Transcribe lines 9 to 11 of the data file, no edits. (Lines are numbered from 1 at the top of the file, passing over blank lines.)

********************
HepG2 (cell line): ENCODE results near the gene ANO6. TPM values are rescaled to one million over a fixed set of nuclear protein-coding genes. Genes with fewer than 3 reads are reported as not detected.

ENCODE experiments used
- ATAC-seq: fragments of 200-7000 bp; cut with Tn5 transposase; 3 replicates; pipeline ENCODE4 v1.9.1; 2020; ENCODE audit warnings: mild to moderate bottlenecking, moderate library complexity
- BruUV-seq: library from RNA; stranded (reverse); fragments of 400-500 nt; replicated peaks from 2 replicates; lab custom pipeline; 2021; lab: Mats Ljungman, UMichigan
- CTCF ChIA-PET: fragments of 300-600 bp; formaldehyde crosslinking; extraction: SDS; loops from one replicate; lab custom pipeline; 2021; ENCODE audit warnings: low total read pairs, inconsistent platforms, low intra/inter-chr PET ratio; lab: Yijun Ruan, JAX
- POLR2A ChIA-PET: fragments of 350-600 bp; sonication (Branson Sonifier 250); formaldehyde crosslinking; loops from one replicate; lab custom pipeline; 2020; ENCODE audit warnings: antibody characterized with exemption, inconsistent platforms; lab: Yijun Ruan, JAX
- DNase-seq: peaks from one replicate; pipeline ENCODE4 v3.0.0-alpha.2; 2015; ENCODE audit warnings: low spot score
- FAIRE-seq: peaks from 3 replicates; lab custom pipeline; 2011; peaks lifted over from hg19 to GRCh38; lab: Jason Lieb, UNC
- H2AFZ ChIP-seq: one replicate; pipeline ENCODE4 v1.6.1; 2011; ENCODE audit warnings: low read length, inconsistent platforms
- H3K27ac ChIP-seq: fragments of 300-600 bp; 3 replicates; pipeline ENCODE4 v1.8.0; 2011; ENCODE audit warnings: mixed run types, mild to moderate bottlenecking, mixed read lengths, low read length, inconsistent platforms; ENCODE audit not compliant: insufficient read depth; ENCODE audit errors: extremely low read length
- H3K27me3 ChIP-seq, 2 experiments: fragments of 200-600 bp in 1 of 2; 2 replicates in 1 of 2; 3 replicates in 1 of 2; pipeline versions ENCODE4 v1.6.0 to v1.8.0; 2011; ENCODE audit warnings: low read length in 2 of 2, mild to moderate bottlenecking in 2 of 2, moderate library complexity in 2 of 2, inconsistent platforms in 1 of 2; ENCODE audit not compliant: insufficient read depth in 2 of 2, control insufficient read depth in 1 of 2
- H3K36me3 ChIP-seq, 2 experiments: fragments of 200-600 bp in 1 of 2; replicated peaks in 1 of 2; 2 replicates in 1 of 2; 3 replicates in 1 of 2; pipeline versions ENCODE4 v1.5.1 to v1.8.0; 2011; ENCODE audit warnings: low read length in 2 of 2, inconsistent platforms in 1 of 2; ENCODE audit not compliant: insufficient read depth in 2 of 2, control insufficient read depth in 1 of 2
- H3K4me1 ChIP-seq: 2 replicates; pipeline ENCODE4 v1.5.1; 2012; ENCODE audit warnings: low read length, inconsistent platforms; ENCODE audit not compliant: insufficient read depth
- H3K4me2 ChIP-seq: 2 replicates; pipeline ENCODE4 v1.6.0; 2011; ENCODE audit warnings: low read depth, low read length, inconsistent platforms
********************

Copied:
- H2AFZ ChIP-seq: one replicate; pipeline ENCODE4 v1.6.1; 2011; ENCODE audit warnings: low read length, inconsistent platforms
- H3K27ac ChIP-seq: fragments of 300-600 bp; 3 replicates; pipeline ENCODE4 v1.8.0; 2011; ENCODE audit warnings: mixed run types, mild to moderate bottlenecking, mixed read lengths, low read length, inconsistent platforms; ENCODE audit not compliant: insufficient read depth; ENCODE audit errors: extremely low read length
- H3K27me3 ChIP-seq, 2 experiments: fragments of 200-600 bp in 1 of 2; 2 replicates in 1 of 2; 3 replicates in 1 of 2; pipeline versions ENCODE4 v1.6.0 to v1.8.0; 2011; ENCODE audit warnings: low read length in 2 of 2, mild to moderate bottlenecking in 2 of 2, moderate library complexity in 2 of 2, inconsistent platforms in 1 of 2; ENCODE audit not compliant: insufficient read depth in 2 of 2, control insufficient read depth in 1 of 2